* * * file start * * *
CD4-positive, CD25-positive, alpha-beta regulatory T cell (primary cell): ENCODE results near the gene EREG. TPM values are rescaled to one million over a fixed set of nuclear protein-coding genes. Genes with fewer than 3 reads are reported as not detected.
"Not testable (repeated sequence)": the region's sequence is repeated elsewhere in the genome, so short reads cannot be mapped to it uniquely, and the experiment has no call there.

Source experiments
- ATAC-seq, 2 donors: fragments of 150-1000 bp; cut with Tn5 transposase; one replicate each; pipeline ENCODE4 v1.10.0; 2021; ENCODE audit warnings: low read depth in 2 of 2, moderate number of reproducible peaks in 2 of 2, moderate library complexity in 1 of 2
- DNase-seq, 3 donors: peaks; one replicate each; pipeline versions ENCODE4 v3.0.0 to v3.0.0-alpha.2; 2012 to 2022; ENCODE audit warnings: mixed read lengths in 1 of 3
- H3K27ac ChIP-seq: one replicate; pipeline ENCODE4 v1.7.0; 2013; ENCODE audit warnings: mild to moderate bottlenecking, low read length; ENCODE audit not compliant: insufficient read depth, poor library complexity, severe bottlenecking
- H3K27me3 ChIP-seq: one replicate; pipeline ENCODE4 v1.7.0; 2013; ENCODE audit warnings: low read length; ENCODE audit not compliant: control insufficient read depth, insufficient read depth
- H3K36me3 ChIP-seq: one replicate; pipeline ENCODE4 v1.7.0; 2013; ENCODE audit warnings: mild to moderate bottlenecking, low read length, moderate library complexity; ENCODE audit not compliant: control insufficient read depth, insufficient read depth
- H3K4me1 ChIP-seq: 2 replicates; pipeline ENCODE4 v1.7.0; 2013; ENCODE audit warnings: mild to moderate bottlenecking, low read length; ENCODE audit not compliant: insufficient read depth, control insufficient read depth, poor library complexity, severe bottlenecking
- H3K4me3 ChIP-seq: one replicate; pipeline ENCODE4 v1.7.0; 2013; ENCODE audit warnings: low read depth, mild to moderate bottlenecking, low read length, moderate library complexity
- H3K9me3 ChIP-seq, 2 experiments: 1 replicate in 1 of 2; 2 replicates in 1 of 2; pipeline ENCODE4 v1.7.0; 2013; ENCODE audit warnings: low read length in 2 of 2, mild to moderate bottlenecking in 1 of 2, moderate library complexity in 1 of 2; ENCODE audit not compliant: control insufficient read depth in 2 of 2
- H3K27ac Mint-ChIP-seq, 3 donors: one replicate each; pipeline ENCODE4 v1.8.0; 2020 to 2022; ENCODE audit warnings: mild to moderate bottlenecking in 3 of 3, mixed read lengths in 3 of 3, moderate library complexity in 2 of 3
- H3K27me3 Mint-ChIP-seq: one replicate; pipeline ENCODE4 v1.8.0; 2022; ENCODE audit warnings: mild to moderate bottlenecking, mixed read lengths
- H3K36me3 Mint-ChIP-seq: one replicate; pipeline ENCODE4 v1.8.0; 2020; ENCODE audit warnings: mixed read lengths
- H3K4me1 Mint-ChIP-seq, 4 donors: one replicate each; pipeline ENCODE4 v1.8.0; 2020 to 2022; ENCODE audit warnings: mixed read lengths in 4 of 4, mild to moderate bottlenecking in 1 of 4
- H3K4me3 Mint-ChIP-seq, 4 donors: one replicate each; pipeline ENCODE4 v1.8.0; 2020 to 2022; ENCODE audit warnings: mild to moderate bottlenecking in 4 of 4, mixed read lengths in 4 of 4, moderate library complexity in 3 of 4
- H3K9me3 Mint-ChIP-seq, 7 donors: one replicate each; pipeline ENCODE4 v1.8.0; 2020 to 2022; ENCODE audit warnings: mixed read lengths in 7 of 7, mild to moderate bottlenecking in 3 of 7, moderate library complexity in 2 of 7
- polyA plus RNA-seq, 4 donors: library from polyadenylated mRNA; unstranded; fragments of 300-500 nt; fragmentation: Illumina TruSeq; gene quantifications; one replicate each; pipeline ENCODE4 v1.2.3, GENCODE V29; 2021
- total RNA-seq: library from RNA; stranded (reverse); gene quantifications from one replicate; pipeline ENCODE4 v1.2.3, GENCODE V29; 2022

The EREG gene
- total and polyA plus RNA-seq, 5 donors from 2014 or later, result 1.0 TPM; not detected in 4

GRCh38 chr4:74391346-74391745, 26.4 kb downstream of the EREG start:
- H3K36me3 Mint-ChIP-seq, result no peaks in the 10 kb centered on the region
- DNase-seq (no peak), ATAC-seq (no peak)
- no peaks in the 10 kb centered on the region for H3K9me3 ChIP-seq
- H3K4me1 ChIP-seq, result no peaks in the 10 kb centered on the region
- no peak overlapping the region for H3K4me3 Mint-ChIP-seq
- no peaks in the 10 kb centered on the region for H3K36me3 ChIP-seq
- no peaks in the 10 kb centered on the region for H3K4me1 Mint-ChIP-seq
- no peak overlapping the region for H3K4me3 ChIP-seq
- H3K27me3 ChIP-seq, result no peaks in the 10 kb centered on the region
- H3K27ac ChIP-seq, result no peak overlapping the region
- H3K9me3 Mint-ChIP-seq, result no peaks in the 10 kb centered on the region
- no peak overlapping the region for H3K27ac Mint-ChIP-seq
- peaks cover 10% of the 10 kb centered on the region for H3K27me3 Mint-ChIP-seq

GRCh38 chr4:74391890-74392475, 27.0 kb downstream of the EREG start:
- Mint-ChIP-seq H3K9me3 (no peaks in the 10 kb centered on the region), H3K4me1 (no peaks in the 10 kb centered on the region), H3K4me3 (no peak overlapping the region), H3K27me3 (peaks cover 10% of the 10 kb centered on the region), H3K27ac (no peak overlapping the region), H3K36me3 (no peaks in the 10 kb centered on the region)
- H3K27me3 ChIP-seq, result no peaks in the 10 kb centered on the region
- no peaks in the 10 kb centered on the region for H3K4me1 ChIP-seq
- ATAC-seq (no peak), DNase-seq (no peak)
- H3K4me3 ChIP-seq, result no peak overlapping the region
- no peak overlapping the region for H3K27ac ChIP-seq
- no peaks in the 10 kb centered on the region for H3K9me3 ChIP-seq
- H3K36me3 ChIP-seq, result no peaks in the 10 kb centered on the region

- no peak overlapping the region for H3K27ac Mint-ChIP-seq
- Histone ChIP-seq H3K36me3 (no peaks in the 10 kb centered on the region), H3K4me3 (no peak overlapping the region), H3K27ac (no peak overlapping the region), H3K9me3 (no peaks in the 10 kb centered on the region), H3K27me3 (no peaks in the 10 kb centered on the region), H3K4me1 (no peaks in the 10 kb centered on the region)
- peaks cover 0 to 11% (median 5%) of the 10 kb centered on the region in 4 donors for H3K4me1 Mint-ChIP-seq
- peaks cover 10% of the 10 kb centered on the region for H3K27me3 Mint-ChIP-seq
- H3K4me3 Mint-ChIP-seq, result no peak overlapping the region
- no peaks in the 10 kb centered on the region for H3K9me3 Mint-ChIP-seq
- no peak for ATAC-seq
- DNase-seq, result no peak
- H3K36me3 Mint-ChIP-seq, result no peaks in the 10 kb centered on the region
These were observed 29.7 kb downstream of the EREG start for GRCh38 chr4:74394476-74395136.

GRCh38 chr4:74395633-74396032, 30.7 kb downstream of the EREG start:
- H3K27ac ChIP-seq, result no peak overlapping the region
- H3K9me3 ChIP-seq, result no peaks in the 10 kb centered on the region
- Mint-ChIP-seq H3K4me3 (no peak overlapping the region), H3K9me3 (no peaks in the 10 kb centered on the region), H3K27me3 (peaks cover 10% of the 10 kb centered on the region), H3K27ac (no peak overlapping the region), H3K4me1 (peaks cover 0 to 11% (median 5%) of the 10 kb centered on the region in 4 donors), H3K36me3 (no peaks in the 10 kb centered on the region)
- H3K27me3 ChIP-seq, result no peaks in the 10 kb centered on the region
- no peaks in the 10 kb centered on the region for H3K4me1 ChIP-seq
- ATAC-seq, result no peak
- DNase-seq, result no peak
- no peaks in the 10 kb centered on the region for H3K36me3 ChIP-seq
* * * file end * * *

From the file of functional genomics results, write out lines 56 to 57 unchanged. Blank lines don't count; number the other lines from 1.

- H3K27ac ChIP-seq, result no peak overlapping the region
- H3K9me3 ChIP-seq, result no peaks in the 10 kb centered on the region